And The Winner Is...

Who will it be? Who will walk away with hockey's most prestigious individual honour? On Wednesday evening in Las Vegas, one of hockey's most dynamic players will hit the jackpot.

Their names are synonymous with success, a trio of stars whose success in 2009-10 was rewarded by their fellow players, the very ones who have put Sidney Crosby, Alexander Ovechkin and Henrik Sedin on the shortlist for the Ted Lindsay Award.

On April 29, 2010, the Ted Lindsay Award was introduced, the sole honour voted on by the players themselves, carrying on the storied tradition established by the Lester B. Pearson Award. The award honours Ted Lindsay, a respected All-Star forward known for his skill, tenacity, leadership and his role in establishing the original National Hockey Players' Association.

Sidney Crosby skated in 81 games for the Pittsburgh Penguins in 2009-10, a campaign that saw him finish second in the league in points (109), while his career-best 51 goals tied him with Tampa Bay's Steven Stamkos for the “Rocket” Richard Trophy.

In just his fifth NHL season, the 22-year-old phenom has ascended to the top echelon of the game's every best, having already won the NHLPA's “Most Outstanding Player” award (2006-07), the Hart Trophy (2006-07), the Art Ross Trophy (2006-07) and guiding the Pens to the 2008-09 Stanley Cup. Crosby is looking to cap off an amazing season that also saw him net the Olympic gold medal-winning overtime goal for Team Canada.

What the players are saying:

“The more you watch Sidney, the more you marvel at what he can do. He can seize control of a game in one shift. If we ever need a spark, Sid can definitely deliver.” Chris Kunitz

“You can always expect the same thing from Sidney and that's a great desire to win and a commitment to success, not for himself, but for the team. He wants the team to win. He cares about his teammates.” - Kris Letang

Alexander Ovechkin is going for a Lindsay hat trick, having won the award in 2008 and 2009.

This season, the native of Moscow, Russia, appeared in 72 games for the Washington Capitals. Despite missing 10 games, he still finished in the top-three in the league in points (109) and goals (50). I

It was the third straight season that Ovechkin reached the 100-point mark and recorded more than 50 goals – reaching the 50-goal plateau for the fourth time in his brilliant five-year career.

The two-time defending recipient of both the NHLPA's “Most Outstanding Player” award and the Hart Trophy, the Caps' captain led Washington to their third-straight Southeast Division title in 2009-10, as well as their first Presidents' Trophy in the organization's history.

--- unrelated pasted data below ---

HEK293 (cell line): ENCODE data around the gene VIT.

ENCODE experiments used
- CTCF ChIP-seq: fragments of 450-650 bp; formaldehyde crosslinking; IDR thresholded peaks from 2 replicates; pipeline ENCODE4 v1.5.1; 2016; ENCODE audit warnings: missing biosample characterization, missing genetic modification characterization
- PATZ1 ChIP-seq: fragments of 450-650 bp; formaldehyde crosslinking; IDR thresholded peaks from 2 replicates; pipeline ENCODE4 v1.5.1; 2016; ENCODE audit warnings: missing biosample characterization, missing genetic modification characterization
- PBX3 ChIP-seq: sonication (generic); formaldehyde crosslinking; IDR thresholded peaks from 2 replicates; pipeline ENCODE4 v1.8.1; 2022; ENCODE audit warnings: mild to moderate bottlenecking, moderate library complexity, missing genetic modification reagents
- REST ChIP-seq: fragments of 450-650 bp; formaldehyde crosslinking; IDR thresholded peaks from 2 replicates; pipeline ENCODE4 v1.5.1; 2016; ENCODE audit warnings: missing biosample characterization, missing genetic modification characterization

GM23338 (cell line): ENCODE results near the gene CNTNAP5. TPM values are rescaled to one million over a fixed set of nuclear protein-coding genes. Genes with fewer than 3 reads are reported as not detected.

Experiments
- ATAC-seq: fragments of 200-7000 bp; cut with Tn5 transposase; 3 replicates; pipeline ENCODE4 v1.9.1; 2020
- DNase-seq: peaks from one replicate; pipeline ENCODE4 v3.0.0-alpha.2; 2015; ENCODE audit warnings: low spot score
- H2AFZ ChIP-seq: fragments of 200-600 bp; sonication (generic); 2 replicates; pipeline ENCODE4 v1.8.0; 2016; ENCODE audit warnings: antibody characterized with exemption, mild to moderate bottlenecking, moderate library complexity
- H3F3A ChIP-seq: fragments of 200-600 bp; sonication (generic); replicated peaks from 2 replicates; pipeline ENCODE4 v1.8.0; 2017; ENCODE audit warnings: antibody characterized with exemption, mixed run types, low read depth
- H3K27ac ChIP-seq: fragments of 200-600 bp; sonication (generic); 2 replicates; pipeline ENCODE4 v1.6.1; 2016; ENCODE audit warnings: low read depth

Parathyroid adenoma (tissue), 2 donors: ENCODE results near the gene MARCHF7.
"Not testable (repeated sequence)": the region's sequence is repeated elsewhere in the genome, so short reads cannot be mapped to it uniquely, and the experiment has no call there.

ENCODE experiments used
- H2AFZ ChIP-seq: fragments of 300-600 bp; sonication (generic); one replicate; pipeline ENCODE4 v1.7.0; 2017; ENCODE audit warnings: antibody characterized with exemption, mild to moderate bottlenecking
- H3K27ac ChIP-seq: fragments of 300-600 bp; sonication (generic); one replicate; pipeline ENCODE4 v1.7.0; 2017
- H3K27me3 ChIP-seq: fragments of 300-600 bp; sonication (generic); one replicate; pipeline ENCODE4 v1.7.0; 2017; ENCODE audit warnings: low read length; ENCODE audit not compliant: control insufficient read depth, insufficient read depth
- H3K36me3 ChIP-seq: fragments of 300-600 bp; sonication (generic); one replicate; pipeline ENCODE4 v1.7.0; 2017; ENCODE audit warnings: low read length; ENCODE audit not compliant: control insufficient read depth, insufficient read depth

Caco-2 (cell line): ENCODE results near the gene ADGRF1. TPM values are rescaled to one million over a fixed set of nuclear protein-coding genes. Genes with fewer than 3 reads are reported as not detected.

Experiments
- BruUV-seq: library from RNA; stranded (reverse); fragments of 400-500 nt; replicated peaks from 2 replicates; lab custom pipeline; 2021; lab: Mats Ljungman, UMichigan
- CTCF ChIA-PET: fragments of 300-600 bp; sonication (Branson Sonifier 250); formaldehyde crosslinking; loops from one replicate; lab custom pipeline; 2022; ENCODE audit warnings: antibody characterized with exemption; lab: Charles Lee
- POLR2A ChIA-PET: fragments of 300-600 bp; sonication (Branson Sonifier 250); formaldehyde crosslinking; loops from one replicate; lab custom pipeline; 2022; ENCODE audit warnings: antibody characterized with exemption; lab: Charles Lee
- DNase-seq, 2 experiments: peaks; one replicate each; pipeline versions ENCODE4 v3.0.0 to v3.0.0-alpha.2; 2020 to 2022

If Ovechkin hears his name called on Wednesday evening, he would join greats Guy Lafleur and Wayne Gretzky as the only players to win the award in three consecutive seasons.

What the players are saying:

“One thing, other than the fact that he is unbelievable to watch, is that Alex, along with other star players, never forget the contributions of everyone on the team. He always makes you feel that his best interest is in seeing the team do well. He doesn't take losing lightly and expects only the best from himself.” Jeff Schultz

“You are always focused on Alex when he's on the ice. He has great vision. If he doesn't have the puck, he'll put himself in a place to get it. If he does have the puck, he can do so many things with it. He can use his speed or find someone driving to the net. He's never boring.” - Former teammate Brian Pothier

Henrik Sedin, the pride of hockey-rich Ornskoldsvik, Sweden, might be the only one on this year's Lindsay ballot who hasn't won the award yet, but that's not to say he doesn't belong on the list.

He skated in all 82 games for the Vancouver Canucks in 2009-10, winning the Art Ross Trophy with a league-high 112 points (29 goals and 83 assists). Playing every game of the season for the fifth consecutive year, the durable Sedin breezed by the 82 points he notched in 2008-09, and in the process established a new career-high in points.

Sedin also set three different Vancouver records in 2009-10. He surpassed Trevor Linden for the club's all-time assists lead, bested Pavel Bure's single-season points record and set the Canucks single-season standard for assists, breaking the previous record he set in 2006-07.

What the players are saying:

“You already knew he was a great player, but I think this year, he took it to a whole new level. His passing is unbelievable. He always finds a way to find you. Even if you don't think there is a way he can get the puck to you, he does. He was great this year." Alexandre Burrows

“You consider yourself very fortunate to have him on your team. There isn't just one thing he does well. He does so many things out there." - Kevin Bieksa

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